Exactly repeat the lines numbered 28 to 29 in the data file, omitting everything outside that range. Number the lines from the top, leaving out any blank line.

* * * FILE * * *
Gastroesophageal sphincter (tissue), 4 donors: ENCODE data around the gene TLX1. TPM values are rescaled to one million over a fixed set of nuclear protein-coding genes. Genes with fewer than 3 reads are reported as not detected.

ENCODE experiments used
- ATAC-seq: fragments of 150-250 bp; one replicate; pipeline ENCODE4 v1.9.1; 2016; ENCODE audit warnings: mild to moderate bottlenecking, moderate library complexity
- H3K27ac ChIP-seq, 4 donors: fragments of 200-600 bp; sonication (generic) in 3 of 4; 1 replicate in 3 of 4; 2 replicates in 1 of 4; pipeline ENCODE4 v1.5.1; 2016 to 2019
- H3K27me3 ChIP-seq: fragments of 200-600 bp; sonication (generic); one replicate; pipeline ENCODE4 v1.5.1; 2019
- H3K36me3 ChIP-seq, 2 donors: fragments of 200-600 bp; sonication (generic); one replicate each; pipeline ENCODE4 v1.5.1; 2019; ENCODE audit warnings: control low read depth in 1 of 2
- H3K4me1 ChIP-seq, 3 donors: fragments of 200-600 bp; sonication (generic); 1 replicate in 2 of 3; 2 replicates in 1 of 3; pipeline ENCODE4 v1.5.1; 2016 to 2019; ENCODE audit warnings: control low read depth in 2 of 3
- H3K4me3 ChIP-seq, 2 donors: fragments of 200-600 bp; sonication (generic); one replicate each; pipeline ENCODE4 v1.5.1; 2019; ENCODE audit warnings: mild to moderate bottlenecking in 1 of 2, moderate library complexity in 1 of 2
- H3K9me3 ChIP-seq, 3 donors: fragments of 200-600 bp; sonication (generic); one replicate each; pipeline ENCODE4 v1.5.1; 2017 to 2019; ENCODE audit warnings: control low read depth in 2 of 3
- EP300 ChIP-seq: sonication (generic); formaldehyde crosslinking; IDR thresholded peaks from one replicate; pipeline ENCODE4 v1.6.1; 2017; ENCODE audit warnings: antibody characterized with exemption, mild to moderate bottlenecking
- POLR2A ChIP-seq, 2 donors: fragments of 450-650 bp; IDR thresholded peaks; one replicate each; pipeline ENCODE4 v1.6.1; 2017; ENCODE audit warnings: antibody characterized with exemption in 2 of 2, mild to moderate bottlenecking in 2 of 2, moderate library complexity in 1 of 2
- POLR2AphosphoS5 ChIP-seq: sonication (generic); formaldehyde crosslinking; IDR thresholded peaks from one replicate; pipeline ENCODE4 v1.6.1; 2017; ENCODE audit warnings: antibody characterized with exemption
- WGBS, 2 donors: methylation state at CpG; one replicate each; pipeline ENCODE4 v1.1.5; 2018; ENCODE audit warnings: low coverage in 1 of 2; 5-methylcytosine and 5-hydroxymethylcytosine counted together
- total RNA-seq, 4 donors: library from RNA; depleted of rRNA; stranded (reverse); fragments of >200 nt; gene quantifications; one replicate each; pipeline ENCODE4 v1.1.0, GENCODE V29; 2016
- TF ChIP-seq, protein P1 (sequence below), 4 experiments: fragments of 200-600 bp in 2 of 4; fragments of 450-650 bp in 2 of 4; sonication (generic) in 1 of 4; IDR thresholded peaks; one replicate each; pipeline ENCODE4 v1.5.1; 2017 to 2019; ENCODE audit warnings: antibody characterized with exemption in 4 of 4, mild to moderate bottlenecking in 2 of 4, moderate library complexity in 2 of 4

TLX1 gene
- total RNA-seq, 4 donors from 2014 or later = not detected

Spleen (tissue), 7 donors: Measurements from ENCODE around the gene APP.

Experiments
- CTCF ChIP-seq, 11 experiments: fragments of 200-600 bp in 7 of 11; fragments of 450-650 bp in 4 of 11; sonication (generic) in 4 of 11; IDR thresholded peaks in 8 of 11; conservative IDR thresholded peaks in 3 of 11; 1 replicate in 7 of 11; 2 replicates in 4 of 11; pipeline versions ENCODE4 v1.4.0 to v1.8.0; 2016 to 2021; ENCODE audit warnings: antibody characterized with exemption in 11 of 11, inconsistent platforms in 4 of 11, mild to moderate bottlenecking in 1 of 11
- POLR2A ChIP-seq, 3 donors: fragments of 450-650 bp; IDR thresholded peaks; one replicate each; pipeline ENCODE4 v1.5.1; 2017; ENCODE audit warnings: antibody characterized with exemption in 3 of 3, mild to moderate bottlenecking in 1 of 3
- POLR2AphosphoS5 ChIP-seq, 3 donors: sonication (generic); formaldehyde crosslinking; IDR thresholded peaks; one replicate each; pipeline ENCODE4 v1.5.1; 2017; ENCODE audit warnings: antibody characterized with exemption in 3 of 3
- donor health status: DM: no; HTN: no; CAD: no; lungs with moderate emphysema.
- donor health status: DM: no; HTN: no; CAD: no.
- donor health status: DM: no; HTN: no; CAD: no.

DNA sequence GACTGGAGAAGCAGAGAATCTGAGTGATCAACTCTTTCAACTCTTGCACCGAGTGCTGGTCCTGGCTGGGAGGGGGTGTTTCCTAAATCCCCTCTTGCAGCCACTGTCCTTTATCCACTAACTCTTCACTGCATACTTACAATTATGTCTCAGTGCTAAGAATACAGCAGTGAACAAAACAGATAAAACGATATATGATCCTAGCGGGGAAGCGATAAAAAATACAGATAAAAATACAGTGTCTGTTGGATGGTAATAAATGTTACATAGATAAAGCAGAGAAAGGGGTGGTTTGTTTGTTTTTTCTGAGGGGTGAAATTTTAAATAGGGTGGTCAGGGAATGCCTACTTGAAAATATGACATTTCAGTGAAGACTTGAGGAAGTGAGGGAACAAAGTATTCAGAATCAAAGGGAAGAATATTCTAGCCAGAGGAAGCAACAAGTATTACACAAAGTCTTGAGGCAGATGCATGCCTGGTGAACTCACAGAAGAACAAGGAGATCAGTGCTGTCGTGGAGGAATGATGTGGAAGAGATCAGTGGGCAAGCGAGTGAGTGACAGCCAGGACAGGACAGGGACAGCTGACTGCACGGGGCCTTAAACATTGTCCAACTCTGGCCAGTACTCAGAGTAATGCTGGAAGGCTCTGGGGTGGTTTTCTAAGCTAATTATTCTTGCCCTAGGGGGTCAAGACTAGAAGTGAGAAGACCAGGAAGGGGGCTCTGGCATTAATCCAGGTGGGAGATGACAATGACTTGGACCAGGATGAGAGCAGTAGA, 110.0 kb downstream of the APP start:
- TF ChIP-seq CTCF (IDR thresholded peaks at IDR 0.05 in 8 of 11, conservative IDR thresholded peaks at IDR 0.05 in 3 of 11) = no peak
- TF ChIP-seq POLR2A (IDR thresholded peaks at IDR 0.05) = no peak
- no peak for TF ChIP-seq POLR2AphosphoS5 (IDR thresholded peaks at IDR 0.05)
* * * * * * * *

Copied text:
- TF ChIP-seq POLR2A (IDR thresholded peaks at IDR 0.05) = no peak
- no peak for TF ChIP-seq POLR2AphosphoS5 (IDR thresholded peaks at IDR 0.05)